THESE days, private institutions are moving beyond offering business and management degrees.
In the last two to three years, they have brought in more degree courses in niche areas, from early childhood education to fashion and biomedical science. School officials said that these are in line with the rising demand in Singapore for specialised skills and knowledge in the job market.
These degree programmes, usually three years long, cost between $17,000 and $40,000.
Dr Dale Anderson, the deputy vice-chancellor of Australia’s James Cook University (JCU) who heads the Singapore campus, said: “As the private education sector evolves, we have to deliver relevant programmes that meet the needs of Singapore. “Gone are the days when private schools just delivered basic business degrees. Churning out people just to have a degree no longer works. “Students are too astute. They want to do a course that will give them a job.”
JCU Singapore started its early childhood education degree course with 13 students last year to meet the “huge demand for qualified pre-school teachers” here, he said. It expects to enrol nine new students this month, and hold two more intakes this year due to “steady demand”. Its bachelor of business and environment science programme, which started in 2010 with eight students, now has 49 students.
Dr Anderson said: “With time, businesses are seeing the importance of sustainability and being environmentally sound.”
Some schools such as Kaplan Singapore are offering new degrees in digital media, in addition to others in cyber forensics and information security management. This is in anticipation of the rising demand for people who can work with online content marketing, social media and mobile technology, said Kaplan Singapore’s president, Mr Leon Choong.
Last year, PSB Academy started three courses for new science degrees awarded by Australia’s La Trobe University in specialisations such as molecular biology and pharmaceutical science. Similarly, the East Asia Institute of Management (EASB) started a biomedical science degree course three years ago. It has enrolled 20 to 30 per cent more students each year.
In July, EASB will start a performing arts honours degree course with Scotland’s Queen Margaret University. The Management Development Institute of Singapore said its biggest increase in intake size was for its fashion degree courses, launched in 2011. The number of students taking up the courses increased by more than 100 per cent last year.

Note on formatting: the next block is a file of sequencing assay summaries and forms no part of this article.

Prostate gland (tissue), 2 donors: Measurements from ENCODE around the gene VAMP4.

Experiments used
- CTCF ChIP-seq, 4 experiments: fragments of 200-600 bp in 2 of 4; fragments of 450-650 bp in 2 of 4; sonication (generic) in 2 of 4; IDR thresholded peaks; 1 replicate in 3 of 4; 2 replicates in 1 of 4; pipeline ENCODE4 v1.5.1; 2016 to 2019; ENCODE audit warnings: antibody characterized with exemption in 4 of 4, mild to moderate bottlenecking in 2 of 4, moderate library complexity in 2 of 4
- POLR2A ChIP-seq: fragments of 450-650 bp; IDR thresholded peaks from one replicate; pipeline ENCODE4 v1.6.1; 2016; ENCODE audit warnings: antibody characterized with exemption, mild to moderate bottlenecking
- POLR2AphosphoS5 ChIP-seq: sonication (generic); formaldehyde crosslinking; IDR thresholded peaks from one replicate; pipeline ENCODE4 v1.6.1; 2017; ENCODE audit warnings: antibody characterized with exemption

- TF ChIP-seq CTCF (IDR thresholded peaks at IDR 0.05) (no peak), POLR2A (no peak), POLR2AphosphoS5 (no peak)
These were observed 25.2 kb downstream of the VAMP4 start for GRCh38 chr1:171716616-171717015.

Students who chose niche degrees, such as Ms Teh Jiexin, 20, a first-year early childhood education student at JCU Singapore, said it was difficult to find such courses even in local universities. “I considered the National Institute of Education’s teaching degree, but I prefer to interact with very young children,” she said.
Another student, Ms Chrispin Lim, 25, who took up PSB Academy’s biomedical sciences degree course by La Trobe University, said: “The options in this field are quite limited in the private sector.” She works at a contract research company and attends night classes a few times a week. “The knowledge I’ve gained on the course has helped me have a better understanding of the cancer drugs I’m working with.”
Some private schools also saw an increase in demand for courses in hospitality and tourism. EASB and Kaplan Singapore both saw up to 10 per cent more students in such courses in the last few years. To cater to this demand, PSB Academy introduced six courses last year in tourism and hospitality for degrees awarded by Edinburgh Napier University in Britain. It said student numbers are “encouraging”.
More students are also going for double degrees. SIM Global Education (SIM GE) received more than twice the number of applications for courses leading to double degrees and degrees with double majors offered by the University at Buffalo in New York last year than in 2013. These include courses in areas such as psychology and international trade.
These degrees offer “a more broad-based education and wider choices for employment after graduation”, a SIM GE spokesman said.
Article by Amelia Teng
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